• Social Support:  Rough sleepers need different types of support and a successful program will take this into account.  Program support can encompass counseling, addiction support, job skills, training, medical help and other supports as needed.
  • Skilled Administrators: A programs overall success is often dependent on proper implementation and project management.   Professionals with experience in policy and process can help ensure a program begins successfully.

Part II: Potential Locations for Program

The European Observatory on Homelessness published a press release in December of 2014.  It stated a sharp rise in homelessness in many European member states.  In my research, it is clear many EU member countries do not have reliable data on homelessness.  The press release stated the same thing.  With that said, homeless numbers increased in Denmark by 16%, France by 50%, Germany by 21% the Netherlands by 17% Sweden by 29% and the city of Brno, Czech Republic by 44%.  The press released says homeless youth is a large sub-group where more energy needs to be spent.

With that said, it is clear real need exists in many Eastern European countries that lack strong data.  Hungary and the Czech Republic are both examples.  Rough sleepers exist throughout both countries including in major cities like Budapest and Brno.  In 2014 more people died of exposure in Eastern European cities because of cold than other parts of Europe. [2]

Potential Cities:

Budapest:  Budapest has both a need and a history of implementing successful program on a small scale.  Budapest could be a good test site because of the combination of a soft infrastructure in place for helping homeless and relatively cheaper rents.  There would be an opportunity to help more households because the rents would not cost as much as other European cities.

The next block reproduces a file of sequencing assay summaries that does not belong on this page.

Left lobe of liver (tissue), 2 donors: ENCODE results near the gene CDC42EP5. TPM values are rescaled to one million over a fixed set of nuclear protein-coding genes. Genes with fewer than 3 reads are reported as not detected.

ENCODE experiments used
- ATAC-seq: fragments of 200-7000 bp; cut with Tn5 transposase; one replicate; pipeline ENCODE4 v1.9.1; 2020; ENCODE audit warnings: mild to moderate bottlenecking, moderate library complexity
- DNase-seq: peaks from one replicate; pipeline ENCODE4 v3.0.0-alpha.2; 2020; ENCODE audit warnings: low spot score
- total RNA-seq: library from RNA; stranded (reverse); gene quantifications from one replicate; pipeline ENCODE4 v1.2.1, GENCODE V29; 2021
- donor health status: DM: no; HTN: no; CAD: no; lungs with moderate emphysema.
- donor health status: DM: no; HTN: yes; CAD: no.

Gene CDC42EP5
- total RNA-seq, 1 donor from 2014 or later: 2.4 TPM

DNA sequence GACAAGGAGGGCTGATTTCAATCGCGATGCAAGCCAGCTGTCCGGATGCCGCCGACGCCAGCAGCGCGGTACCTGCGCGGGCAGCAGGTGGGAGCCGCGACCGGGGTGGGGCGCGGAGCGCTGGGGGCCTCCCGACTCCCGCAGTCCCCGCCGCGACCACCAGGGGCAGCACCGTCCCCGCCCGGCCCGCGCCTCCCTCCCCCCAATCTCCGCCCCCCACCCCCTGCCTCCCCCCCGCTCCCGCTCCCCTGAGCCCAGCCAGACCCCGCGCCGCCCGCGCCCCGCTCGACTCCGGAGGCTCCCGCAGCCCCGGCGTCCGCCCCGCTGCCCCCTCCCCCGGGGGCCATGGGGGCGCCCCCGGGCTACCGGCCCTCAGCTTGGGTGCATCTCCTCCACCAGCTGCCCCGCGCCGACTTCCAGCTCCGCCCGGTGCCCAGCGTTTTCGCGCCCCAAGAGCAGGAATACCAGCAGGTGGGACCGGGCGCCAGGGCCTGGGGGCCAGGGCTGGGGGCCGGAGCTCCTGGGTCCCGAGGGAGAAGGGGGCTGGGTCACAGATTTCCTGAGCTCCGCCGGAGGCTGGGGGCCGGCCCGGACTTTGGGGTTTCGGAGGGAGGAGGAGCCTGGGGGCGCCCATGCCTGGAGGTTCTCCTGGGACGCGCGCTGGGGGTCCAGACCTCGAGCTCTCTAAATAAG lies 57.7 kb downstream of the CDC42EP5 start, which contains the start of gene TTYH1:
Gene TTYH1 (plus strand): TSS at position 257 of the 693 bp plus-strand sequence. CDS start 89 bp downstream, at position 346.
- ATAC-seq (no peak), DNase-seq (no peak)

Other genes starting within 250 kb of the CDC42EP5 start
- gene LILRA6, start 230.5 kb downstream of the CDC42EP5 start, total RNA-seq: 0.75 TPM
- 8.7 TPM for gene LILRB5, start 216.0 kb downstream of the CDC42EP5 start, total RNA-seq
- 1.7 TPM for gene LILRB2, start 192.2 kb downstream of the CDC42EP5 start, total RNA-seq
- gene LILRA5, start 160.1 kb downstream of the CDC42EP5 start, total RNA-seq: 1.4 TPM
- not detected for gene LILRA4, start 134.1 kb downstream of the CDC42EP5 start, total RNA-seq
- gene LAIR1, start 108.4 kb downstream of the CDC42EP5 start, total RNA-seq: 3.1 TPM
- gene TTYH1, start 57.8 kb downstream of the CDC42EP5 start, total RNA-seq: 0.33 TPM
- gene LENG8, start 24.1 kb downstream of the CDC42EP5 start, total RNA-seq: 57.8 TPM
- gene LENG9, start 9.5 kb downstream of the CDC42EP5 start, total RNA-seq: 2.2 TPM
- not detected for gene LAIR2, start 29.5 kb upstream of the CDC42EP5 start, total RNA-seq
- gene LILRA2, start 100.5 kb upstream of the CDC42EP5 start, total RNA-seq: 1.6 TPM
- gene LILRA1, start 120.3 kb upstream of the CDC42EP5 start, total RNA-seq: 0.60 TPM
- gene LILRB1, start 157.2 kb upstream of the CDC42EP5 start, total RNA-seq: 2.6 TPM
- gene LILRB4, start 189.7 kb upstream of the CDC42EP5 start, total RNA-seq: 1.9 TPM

Prague or Brno: The post-Communist conversion in the Czech Republic has strongly altered the Czech housing market, especially in Prague and primarily due to the privatization and restitution processes.   In the Czech Republic the drop in available affordable housing is due to the specific processes of fiscal transformation.   Social protection in the Czech Republic has also become weaker since the liberalization of rents.  Because of these factors, homelessness is a problem in the Czech Republic especially the bigger cities of Prague and Brno. While the systems in place to help homeless or not as advanced as other western countries, there are non-profits and academics in place that could help a program be successful.

Helsinki: On first pass, Helsinki may not seem like a good place to locate a program.  There is a strong commitment to serving homeless and the number is decreasing.  However; this strong commitment could be a good reason to fund a program.  Many homeless were housed but left out were the long-term homeless who had difficult social and health problems and housing needs with significant amount of services, support and/or monitoring. Since 2007 the latest two governments have had the challenge of decreasing especially long-term homelessness in their agenda. The first Finnish National Programme to Reduce Long-Term Homelessness succeeded in halving the long-term homelessness by 2011 and the newest government programme “An open, fair and confident Finland” for years 2011-2015 suggests continuation for the Long-Term Homelessness Reduction Programme, aiming to end long-term homelessness in Finland by 2015.  The strong committment and structure in place to end homelessness is a good reason to commitmit in Findland.  The country is also a leader in the EU for implmenting Housing First.